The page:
Using Space Syntax to Design an Architecture of Visual Relations

Thomas Arnold


This paper explores the integration of space syntax methodology into the architectural design process. It shows that the use of axial maps and isovists can prepare the groundwork of the design and its influence on the resulting form of the architecture.

The key research question is how to directly use space syntax methodology within the design and form finding process. Instead of the space syntax analyst being the consultant to the architect, the architect himself is using the equivalent space syntax tools for developing the design.
In the act of designing non-scientific values like intuition, experience and chance play an important role. The usual clear cut between the design work and the scientific analysis of its results (and the consequent feedback) is blurred. Can the axial map, a result of an mathematic calculation, be used for the necessary speculation during the design work?

Space Syntax tools like depth map and axial maps are based on visual fields. A axial map can show every possible field of view of a person. The resulting map objectifies what is deeply subjective, that is the way a person experiences space.
The paper takes a look at design theory in order to show how architects design. It shows how isovists and axial maps are introduced in that process. It approaches the question of the third dimension in both the design work and the axial maps and shows the resulting architecture in form and space use.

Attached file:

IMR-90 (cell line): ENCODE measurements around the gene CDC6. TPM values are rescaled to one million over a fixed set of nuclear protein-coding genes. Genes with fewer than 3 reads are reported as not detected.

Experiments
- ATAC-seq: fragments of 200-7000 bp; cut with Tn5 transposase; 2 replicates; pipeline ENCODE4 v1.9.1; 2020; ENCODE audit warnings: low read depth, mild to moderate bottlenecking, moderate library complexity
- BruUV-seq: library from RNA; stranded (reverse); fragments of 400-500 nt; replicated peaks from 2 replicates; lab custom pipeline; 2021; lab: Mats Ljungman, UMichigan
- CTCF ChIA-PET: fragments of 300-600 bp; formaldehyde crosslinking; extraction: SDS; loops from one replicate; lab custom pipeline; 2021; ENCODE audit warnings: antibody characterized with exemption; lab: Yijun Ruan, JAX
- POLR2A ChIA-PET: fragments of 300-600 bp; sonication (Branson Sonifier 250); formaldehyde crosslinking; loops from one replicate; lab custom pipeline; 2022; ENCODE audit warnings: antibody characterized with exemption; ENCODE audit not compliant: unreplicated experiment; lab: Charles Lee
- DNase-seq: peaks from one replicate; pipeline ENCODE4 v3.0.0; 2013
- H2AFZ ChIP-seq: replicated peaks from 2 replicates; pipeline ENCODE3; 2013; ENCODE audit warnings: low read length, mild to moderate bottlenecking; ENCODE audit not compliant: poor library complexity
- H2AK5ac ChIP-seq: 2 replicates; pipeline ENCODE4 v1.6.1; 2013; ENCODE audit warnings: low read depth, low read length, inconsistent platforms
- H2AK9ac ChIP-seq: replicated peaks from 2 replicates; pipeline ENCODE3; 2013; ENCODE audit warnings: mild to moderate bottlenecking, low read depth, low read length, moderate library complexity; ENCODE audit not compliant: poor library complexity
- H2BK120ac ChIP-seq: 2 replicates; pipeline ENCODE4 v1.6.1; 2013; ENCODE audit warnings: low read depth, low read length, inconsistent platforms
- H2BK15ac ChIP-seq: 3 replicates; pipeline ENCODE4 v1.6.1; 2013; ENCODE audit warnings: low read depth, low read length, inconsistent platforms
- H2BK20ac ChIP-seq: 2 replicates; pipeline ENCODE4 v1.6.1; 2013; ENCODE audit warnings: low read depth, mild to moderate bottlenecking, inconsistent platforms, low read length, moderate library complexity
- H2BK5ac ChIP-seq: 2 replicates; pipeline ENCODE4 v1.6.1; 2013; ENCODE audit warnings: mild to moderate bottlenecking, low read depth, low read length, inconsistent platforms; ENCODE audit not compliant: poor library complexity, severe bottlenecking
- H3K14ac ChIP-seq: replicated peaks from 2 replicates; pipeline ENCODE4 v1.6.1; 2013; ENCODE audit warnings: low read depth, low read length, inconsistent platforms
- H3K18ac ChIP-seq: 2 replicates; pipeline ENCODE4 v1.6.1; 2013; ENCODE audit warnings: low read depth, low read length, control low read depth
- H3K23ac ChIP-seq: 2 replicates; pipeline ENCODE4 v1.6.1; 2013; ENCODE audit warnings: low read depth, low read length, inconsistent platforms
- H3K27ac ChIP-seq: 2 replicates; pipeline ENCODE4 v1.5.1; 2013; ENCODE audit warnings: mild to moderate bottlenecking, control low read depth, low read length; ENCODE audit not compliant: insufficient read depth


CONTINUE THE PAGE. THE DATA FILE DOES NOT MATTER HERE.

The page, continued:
The theoretical approach was tested during the work on different architectural projects, four of them are shown in this paper. Two projects are interiors which have been built and two projects are exteriors, they are larger projects which remain unbuild.
With each project the approach was altered so as to accommodate experience from the project before.

This paper concludes that the trapezoid forms created by the axial maps influence the design directly. Walls, built-in objects and openings accommodate or alter the fields of view.
Also interior spaces are better integrated into the exterior. The buildings itself are integrated more harmoniously in the existing fields of view, therefore they are better embedded in the surrounding city scape.
Small spaces appear spacious for the user because their fields of view are wider and richer. The interiors which have been built, created a positive feedback from the users.


architectural design; depth map; axial map; isovist; spatial experience; visual relations

Full Text: JOSS_2011_P201-222.pdf